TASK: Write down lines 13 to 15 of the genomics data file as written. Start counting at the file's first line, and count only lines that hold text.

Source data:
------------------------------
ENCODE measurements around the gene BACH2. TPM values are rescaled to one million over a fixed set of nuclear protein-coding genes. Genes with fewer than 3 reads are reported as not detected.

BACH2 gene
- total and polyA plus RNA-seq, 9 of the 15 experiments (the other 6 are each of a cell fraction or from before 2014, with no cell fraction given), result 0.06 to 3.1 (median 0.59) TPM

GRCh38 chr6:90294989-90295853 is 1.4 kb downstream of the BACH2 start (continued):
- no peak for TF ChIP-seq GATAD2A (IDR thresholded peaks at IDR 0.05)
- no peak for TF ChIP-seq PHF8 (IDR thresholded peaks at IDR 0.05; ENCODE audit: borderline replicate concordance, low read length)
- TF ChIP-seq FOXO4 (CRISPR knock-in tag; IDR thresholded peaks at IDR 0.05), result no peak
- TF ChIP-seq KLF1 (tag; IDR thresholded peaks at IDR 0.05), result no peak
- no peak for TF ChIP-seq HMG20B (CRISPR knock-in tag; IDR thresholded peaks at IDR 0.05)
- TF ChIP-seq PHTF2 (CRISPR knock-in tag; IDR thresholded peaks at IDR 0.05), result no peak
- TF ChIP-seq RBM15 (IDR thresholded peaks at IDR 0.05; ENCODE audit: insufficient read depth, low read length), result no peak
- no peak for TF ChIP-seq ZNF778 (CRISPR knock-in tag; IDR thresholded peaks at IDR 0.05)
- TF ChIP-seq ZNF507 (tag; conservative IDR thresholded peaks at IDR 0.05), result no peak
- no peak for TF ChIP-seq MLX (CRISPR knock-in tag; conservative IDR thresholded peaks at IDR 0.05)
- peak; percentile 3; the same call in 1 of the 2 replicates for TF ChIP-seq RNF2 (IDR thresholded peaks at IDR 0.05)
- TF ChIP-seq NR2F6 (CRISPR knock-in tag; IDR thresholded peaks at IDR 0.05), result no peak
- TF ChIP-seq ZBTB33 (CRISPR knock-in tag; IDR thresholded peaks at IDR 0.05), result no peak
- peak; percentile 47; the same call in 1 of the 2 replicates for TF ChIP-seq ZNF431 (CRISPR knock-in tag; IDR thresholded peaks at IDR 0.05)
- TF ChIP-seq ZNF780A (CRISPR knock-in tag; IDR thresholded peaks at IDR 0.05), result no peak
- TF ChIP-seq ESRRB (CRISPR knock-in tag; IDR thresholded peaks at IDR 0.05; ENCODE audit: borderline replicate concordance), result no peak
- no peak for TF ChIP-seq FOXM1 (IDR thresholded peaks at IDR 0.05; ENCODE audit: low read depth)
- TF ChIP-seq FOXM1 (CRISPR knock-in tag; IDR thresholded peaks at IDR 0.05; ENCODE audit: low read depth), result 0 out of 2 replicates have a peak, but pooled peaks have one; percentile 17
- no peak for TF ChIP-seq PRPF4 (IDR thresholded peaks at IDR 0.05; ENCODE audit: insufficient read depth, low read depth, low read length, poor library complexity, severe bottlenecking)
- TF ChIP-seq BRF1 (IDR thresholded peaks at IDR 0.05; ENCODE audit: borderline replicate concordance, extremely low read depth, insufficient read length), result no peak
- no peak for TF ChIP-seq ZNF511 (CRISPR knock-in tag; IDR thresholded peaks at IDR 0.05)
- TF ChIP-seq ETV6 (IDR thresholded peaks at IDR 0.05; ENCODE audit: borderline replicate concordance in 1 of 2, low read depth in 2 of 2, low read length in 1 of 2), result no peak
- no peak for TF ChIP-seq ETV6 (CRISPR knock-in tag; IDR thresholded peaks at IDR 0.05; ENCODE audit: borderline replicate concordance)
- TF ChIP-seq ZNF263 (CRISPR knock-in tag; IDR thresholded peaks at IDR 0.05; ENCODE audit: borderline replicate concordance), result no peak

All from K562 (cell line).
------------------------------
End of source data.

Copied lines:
- TF ChIP-seq ZNF507 (tag; conservative IDR thresholded peaks at IDR 0.05), result no peak
- no peak for TF ChIP-seq MLX (CRISPR knock-in tag; conservative IDR thresholded peaks at IDR 0.05)
- peak; percentile 3; the same call in 1 of the 2 replicates for TF ChIP-seq RNF2 (IDR thresholded peaks at IDR 0.05)